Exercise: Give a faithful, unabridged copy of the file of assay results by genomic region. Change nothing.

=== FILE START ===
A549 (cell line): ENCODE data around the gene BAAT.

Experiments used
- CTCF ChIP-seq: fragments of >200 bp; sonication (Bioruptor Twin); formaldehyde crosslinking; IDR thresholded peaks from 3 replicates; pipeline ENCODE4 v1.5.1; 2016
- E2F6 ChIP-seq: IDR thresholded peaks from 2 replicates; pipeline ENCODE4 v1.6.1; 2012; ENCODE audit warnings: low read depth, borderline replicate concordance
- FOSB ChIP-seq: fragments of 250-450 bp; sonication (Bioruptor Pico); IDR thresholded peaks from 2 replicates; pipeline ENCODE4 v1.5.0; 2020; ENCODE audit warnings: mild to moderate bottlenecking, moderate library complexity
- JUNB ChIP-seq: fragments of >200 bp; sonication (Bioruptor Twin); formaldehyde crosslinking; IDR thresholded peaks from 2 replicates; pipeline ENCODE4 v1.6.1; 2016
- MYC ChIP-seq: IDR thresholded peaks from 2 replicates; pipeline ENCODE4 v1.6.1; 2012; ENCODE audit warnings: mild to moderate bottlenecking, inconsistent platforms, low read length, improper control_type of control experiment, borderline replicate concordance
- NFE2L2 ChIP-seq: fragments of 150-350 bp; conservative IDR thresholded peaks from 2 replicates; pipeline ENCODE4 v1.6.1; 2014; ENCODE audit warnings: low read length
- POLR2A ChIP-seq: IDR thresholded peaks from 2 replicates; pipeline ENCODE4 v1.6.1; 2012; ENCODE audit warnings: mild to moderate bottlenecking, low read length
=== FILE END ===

A549 (cell line): ENCODE data around the gene BAAT.

Experiments used
- CTCF ChIP-seq: fragments of >200 bp; sonication (Bioruptor Twin); formaldehyde crosslinking; IDR thresholded peaks from 3 replicates; pipeline ENCODE4 v1.5.1; 2016
- E2F6 ChIP-seq: IDR thresholded peaks from 2 replicates; pipeline ENCODE4 v1.6.1; 2012; ENCODE audit warnings: low read depth, borderline replicate concordance
- FOSB ChIP-seq: fragments of 250-450 bp; sonication (Bioruptor Pico); IDR thresholded peaks from 2 replicates; pipeline ENCODE4 v1.5.0; 2020; ENCODE audit warnings: mild to moderate bottlenecking, moderate library complexity
- JUNB ChIP-seq: fragments of >200 bp; sonication (Bioruptor Twin); formaldehyde crosslinking; IDR thresholded peaks from 2 replicates; pipeline ENCODE4 v1.6.1; 2016
- MYC ChIP-seq: IDR thresholded peaks from 2 replicates; pipeline ENCODE4 v1.6.1; 2012; ENCODE audit warnings: mild to moderate bottlenecking, inconsistent platforms, low read length, improper control_type of control experiment, borderline replicate concordance
- NFE2L2 ChIP-seq: fragments of 150-350 bp; conservative IDR thresholded peaks from 2 replicates; pipeline ENCODE4 v1.6.1; 2014; ENCODE audit warnings: low read length
- POLR2A ChIP-seq: IDR thresholded peaks from 2 replicates; pipeline ENCODE4 v1.6.1; 2012; ENCODE audit warnings: mild to moderate bottlenecking, low read length